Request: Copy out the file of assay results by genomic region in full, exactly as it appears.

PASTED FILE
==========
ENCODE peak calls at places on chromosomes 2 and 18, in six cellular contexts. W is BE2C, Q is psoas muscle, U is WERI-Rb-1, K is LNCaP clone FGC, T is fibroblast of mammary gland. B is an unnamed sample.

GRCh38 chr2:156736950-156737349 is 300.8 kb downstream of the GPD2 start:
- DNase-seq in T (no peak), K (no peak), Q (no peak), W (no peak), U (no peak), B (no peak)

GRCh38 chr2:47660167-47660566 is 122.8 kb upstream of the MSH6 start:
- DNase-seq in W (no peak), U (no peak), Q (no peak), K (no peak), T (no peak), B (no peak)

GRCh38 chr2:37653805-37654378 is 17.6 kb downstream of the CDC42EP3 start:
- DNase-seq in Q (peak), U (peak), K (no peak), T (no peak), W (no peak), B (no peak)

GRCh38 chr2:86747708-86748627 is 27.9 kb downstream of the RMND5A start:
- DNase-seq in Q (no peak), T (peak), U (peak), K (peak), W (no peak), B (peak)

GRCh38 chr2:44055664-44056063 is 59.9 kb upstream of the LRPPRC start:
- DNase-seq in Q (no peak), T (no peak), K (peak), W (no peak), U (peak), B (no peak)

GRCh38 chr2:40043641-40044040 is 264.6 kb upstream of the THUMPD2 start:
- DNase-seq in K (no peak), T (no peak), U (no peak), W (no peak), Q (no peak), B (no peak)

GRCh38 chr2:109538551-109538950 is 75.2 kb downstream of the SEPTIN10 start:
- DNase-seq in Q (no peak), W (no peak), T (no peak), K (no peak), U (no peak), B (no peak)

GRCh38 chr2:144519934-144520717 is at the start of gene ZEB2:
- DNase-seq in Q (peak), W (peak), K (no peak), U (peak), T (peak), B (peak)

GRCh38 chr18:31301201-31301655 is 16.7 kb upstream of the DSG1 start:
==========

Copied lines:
ENCODE peak calls at places on chromosomes 2 and 18, in six cellular contexts. W is BE2C, Q is psoas muscle, U is WERI-Rb-1, K is LNCaP clone FGC, T is fibroblast of mammary gland. B is an unnamed sample.

GRCh38 chr2:156736950-156737349 is 300.8 kb downstream of the GPD2 start:
- DNase-seq in T (no peak), K (no peak), Q (no peak), W (no peak), U (no peak), B (no peak)

GRCh38 chr2:47660167-47660566 is 122.8 kb upstream of the MSH6 start:
- DNase-seq in W (no peak), U (no peak), Q (no peak), K (no peak), T (no peak), B (no peak)

GRCh38 chr2:37653805-37654378 is 17.6 kb downstream of the CDC42EP3 start:
- DNase-seq in Q (peak), U (peak), K (no peak), T (no peak), W (no peak), B (no peak)

GRCh38 chr2:86747708-86748627 is 27.9 kb downstream of the RMND5A start:
- DNase-seq in Q (no peak), T (peak), U (peak), K (peak), W (no peak), B (peak)

GRCh38 chr2:44055664-44056063 is 59.9 kb upstream of the LRPPRC start:
- DNase-seq in Q (no peak), T (no peak), K (peak), W (no peak), U (peak), B (no peak)

GRCh38 chr2:40043641-40044040 is 264.6 kb upstream of the THUMPD2 start:
- DNase-seq in K (no peak), T (no peak), U (no peak), W (no peak), Q (no peak), B (no peak)

GRCh38 chr2:109538551-109538950 is 75.2 kb downstream of the SEPTIN10 start:
- DNase-seq in Q (no peak), W (no peak), T (no peak), K (no peak), U (no peak), B (no peak)

GRCh38 chr2:144519934-144520717 is at the start of gene ZEB2:
- DNase-seq in Q (peak), W (peak), K (no peak), U (peak), T (peak), B (peak)

GRCh38 chr18:31301201-31301655 is 16.7 kb upstream of the DSG1 start: